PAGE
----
The Road To Nationals: After Detours, Highland Park is Getting There
The partnerships of Tristan Kmoch and Zach Glaser (above), Mason Eischens and Sam Groven (bottom left), and Henry Kelly and Elsa Snowbeck earned a spot at Nationals this December.
This winter, Highland Park’s team started off their road to nationals strong, qualifying three teams to compete at the National Speech and Debate Association (NSDA) Championship Tournament: Henry Kelly & Elsa Snowbeck, Mason Eischens & Sam Groven, and Tristan Kmoch & Zach Glaser.
Qualifying to compete at Nationals is a huge honor – so Highland Park’s triple-whammy qualification was impressive.
But COVID-19 has upended all aspects of Spring 2020, and the competitive debate season is no exception. The National Speech & Debate Association Championship Tournament, held in June each year, is an exciting opportunity for students to meet and compete with talented speech and debate competitors from across the nation. It usually means making memories on a road trip with team members, enjoying the hotel pool, and souvenir shopping – but for the first time in history, the competition is all virtual.
Learn more about how the Highland Park team members have adapted their approach post-COVID-19 in preparation for the upcoming virtual version of Nationals.
Qualifying: A Season Long Process
To qualify for the National Speech & Debate Association Championship Tournament, competitors needed to earn their spot at the District tournaments. Henry Kelly & Elsa Snowbeck were strategic in their approach.
Elsa Snowbeck explains: “Prepping for the qualifying tournament was really a season-long process. Since we debate against the people in our district throughout the rest of the season, we had already had a chance to debate some of them and were able to strengthen our arguments based upon the counterarguments they originally ran. We also wrote a new affirmative for districts.”
“Our team worked really hard to get ready, including refreshing most of our arguments and writing a new case. We spent a lot of time preparing to debate the best competitors at districts,” says Henry.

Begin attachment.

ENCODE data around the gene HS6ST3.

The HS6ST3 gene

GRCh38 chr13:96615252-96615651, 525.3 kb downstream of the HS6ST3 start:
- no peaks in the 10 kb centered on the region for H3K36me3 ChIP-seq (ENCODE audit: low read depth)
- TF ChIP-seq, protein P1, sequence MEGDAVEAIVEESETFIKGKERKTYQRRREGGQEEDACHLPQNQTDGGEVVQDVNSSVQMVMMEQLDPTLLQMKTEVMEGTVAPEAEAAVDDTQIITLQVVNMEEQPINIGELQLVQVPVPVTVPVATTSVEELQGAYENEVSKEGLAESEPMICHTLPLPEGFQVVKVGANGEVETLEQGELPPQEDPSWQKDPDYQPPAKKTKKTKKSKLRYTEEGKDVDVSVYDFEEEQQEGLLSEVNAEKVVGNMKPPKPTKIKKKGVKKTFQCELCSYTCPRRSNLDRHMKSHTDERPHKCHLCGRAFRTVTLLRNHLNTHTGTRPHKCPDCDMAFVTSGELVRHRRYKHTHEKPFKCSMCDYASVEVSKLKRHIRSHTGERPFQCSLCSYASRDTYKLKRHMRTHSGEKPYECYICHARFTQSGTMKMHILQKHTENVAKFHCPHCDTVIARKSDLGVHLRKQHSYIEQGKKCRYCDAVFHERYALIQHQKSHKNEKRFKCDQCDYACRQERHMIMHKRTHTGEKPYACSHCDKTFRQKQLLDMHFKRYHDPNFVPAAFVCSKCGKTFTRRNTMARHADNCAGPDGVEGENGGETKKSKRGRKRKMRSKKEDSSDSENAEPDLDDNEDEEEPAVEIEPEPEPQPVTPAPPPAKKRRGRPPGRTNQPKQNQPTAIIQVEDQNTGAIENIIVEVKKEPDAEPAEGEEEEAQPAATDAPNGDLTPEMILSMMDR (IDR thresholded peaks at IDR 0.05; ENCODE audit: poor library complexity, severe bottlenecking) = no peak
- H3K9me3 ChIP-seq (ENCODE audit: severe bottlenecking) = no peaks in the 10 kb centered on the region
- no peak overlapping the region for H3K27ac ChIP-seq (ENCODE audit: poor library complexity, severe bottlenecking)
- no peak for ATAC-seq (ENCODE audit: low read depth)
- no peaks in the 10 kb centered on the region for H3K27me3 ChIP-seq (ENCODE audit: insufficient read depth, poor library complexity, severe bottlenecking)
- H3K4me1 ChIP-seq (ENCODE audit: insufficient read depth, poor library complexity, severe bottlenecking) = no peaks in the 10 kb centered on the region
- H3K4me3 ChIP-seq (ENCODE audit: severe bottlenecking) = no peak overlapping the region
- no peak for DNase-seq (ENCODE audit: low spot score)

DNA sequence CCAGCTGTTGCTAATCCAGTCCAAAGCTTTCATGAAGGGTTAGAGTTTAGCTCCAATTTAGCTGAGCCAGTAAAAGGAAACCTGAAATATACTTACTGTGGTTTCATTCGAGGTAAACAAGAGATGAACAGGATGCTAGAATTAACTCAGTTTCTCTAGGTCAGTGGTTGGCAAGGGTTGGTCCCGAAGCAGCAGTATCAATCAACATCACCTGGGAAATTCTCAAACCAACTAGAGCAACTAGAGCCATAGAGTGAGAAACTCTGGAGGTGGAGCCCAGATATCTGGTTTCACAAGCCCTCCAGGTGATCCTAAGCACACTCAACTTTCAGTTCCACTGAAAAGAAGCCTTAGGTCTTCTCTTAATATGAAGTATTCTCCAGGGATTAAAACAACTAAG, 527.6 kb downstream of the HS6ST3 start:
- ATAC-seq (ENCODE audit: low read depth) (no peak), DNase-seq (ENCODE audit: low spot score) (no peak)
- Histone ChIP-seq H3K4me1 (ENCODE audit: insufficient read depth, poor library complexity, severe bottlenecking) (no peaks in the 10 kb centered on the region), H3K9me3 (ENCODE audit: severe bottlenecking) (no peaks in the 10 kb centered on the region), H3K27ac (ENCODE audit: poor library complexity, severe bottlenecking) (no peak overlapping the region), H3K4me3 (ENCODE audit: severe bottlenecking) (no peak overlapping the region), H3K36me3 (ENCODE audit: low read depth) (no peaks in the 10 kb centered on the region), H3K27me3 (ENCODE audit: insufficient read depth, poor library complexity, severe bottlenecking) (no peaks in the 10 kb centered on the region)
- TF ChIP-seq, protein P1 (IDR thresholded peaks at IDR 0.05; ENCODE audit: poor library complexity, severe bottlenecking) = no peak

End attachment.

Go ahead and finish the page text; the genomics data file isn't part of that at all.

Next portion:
Next Steps: Building a Smart, Fresh, & Airtight Case
This year’s national topic policy debate topic, which will also be used at Nationals, involved limiting foreign arms sales from the US. After a season spent responding to unique cases interpreting the resolution, Henry & Elsa wrote two new cases: one to cut off arms sales to Egypt, and one to limit exportations of the F-35 fighter jet.
“We focus our case on how Egypt’s authoritarian regime benefited from weapons sold to it by the US and used them to worsen the conflict in Libya, and the effect cutting off sales would have on domestic politics. We thought this case, in particular, was very educational, because it’s an important issue that’s undercovered by both debaters and the media at large,” says Henry.
Detour: Debate In The Virtual Space
Even before the Highland Park High School began its distance learning, the school’s debaters were notified that in-person travel to Nationals would be impossible. Soon after, the NSDA made the decision to hold nationals online.
The transition to online debate will be challenging and involves many of the same issues involved with regular distance learning. “Even in the best of times, it’s hard to make sure a minimum of 5 wifi connections are all functioning perfectly at once,” says Henry.
Zach Glaser, who qualified with partner Tristan Kmoch, is already prepared to deal with issues in technology. “Getting comfortable with our arguments will be important both so we can be more persuasive, but also so we’re more prepared to wing it when technology crumbles,” says Zach. “My partnership is used to that–we broke 2 ½ laptops at Blake this year, and that’s just the tip of that iceberg!”
Elsa expects the social element of nationals to be different online. “I think that it’s important to be able to connect with your opponents and judges during the round, and the adrenaline of a competitive round would be somewhat muted by the distance,” she says.
Destination: On to Online Nationals
Despite the strange circumstances, Highland Park’s students are adapting to the new format with the same strategic thinking that helped them qualify at districts. “I think online nationals will mainly be different from a debate perspective in what gets prioritized in rounds. Ethos and clarity will become even more important given how much both are lacking over a format like Zoom,” says Zach.
The new amount of free time has also presented more time to practice. “As the politics junkie of our team, I’ve been thinking of new off-case to write. Writing new off-case and familiarizing with the F-35s aff should give me more ways to stay productive as this drags on,” says Zach.
Highland Park’s competitors are facing Nationals with the same dedication that set them up for success throughout the regular season. Ultimately, the Online Nationals experience won’t be what they expected – but that won’t stop their team from giving their all.
Elsa says, “I’m really very sad that my debate career had to end like this, but I’m very thankful that I’ve gotten to debate with the UDL and Highland for as long as I have. Debate has been one of the most important parts of my life for a long time, and I hope to stay involved in some respect in the future.”
Watch Highland Park compete at the NSDA Championship Tournament at the NSDA 2020 Livestream.
The COVID-19 pandemic has created many fundraising challenges for nonprofits of all types. Next year’s national debate topic is criminal justice reform. Make sure students don’t miss out on this critical opportunity to discuss the defining issues of our time in a constructive setting. Give today – any gift of any amount helps.